CANISTEO — This scribbler’s den is walled with ancestral artifacts that tell the story of a nautical family from maritime Canada whose members have since the 1700s sailed blue water frequently in wooden schooners crafted in the family shipyard.

Two old sepia-toned photographs have particular relevance on those Southern Tier walls, because the two three-masted schooners portrayed sliding into Shelburne Harbour around 1915 had as a cabin boy on those maiden voyages this writer’s dad, A. Walter Bruce.

The shipyard founder was Alfred D. Bruce, captain of each vessel and the man for whom this writer was named.

The scenes are typically nautical, with greased parallel ways that speeded the craft into the cold water for a half-day sail to test every caulked seam and wrought iron hook turned into solid Nova Scotia oak or imported oriental teak.

The tall masts were shaped from native pine that shipbuilders have used since before the 1700s, when this author’s forefathers left the highlands of Scotland to live in a new world nautical settlement with colonists loyal to George III.

Europeans who arrived before United Kingdom, Brits were labeled Acadians in the era preceding the American Revolution.

Henry Wadsworth Longfellow’s epic poem Evangeline describes the betrothal of the fictional Acadian girl Evangeline Bellefontaine to her beloved, Gabriel Lajeunesse, and their separation as the British deported more than 10,000 citizens from Acadia, the French label for Nova Scotia (New Scotland in Latin) to the United States and what eventually became Louisiana. Today those descendants are called Cajuns.

The poem follows Evangeline across the American colonies as she spends years searching for her fiancé and sometimes was near Gabriel without realizing it.

Finally she settled in Philadelphia and, as an old woman, worked among the poor. While tending the dying during an epidemic she found among the ill the sick Gabriel, who died in her arms.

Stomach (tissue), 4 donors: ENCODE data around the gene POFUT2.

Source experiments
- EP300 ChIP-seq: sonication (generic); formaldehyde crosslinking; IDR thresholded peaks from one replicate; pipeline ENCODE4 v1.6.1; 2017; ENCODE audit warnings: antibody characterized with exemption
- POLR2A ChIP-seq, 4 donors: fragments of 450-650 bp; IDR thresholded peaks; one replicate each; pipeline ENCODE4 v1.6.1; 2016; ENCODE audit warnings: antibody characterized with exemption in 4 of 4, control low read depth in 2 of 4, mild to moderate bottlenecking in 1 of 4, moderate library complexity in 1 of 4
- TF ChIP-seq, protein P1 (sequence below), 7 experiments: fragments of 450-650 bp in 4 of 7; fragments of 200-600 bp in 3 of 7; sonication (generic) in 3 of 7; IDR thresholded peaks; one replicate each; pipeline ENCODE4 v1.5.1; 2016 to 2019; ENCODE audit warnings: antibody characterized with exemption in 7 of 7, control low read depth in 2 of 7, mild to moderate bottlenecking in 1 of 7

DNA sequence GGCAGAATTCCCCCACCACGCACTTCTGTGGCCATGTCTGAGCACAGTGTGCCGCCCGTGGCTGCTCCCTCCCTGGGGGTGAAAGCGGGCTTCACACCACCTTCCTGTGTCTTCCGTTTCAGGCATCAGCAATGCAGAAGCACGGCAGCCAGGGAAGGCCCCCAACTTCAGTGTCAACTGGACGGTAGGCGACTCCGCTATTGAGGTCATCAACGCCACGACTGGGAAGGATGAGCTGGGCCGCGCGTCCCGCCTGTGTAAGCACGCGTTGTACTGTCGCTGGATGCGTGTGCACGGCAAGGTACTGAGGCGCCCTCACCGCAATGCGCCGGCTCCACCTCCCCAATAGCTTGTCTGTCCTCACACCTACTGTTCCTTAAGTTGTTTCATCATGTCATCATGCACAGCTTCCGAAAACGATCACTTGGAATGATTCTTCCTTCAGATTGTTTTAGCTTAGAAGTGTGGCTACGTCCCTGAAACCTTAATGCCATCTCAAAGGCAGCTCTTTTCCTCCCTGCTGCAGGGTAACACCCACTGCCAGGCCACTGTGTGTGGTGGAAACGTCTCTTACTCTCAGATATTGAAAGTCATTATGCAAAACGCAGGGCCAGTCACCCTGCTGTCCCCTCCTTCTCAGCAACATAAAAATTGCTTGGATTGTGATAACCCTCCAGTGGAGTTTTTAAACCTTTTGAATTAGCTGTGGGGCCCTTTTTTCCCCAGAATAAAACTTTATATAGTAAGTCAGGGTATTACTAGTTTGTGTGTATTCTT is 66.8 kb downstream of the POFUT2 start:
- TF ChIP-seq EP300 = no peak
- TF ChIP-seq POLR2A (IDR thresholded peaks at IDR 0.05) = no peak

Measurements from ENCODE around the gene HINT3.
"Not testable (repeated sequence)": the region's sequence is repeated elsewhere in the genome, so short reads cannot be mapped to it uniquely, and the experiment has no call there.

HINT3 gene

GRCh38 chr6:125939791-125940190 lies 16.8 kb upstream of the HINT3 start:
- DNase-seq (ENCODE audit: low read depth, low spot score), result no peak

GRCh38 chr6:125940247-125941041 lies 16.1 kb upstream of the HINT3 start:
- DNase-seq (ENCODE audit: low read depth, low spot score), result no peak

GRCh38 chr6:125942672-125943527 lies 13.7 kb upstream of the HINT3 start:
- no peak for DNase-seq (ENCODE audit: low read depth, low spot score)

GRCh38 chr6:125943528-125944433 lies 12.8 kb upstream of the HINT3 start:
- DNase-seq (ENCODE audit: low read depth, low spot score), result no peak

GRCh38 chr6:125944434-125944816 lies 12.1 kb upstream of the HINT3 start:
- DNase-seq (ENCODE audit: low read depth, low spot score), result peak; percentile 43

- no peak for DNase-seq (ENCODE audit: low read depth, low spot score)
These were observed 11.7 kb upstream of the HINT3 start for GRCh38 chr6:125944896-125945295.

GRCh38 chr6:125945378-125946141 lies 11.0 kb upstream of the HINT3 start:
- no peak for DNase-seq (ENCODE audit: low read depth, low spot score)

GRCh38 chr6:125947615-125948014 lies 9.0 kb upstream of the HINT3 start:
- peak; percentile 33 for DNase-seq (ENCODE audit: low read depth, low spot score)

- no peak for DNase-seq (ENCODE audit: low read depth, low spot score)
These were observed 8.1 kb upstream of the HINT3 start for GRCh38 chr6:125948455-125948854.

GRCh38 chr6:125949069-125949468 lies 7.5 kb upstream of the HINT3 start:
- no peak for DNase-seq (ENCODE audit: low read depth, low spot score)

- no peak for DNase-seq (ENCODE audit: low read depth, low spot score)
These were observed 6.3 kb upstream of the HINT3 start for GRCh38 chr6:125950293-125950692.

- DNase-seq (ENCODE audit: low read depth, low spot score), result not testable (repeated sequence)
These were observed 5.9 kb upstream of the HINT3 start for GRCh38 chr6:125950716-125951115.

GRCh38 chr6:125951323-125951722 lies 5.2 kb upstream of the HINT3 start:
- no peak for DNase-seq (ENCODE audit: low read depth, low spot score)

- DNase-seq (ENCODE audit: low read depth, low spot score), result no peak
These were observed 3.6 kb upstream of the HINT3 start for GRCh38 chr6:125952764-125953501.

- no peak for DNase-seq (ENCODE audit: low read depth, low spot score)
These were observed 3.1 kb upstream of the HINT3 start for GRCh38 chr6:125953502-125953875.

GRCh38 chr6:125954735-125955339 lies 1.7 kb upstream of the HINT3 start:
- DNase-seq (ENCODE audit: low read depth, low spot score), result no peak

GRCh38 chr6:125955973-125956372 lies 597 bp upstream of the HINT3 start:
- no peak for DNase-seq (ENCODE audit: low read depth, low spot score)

My Dad remembered vividly the shakedown cruises from his father’s shipyard around maritime Canada (Newfoundland, New Brunswick, Nova Scotia and Prince Edward Island) and the rugged but enchanting life aboard wooden ships in the early 20th century. Most cabin boys didn’t enjoy the lofty excesses that the shipyard’s youngest son naively enjoyed each time he went to sea aboard his father’s vessels.

Faces of grandparents reaching back to the 1700s show a pictorial history of decades of Bruces who lived in inhospitable surroundings on a province that many people accurately call Canada’s most impoverished.

Other Spectator columns of type have described a diploma from a Nova Scotia university that startled long-time friends of this columnist because it was granted to my grandfather, the ancestor for whom I was named. Too many of those wits have suggested the certificate is chronically accurate and assumes that I died sometime in the 1800s, as the diploma certifies.

A slightly more sinister tombstone from the Shelburne Anglican cemetery features Grandfather’s and my name in shocking clarity, especially outrageous if you‘re still alive.

Columnist Al Bruce covers education news for The Spectator.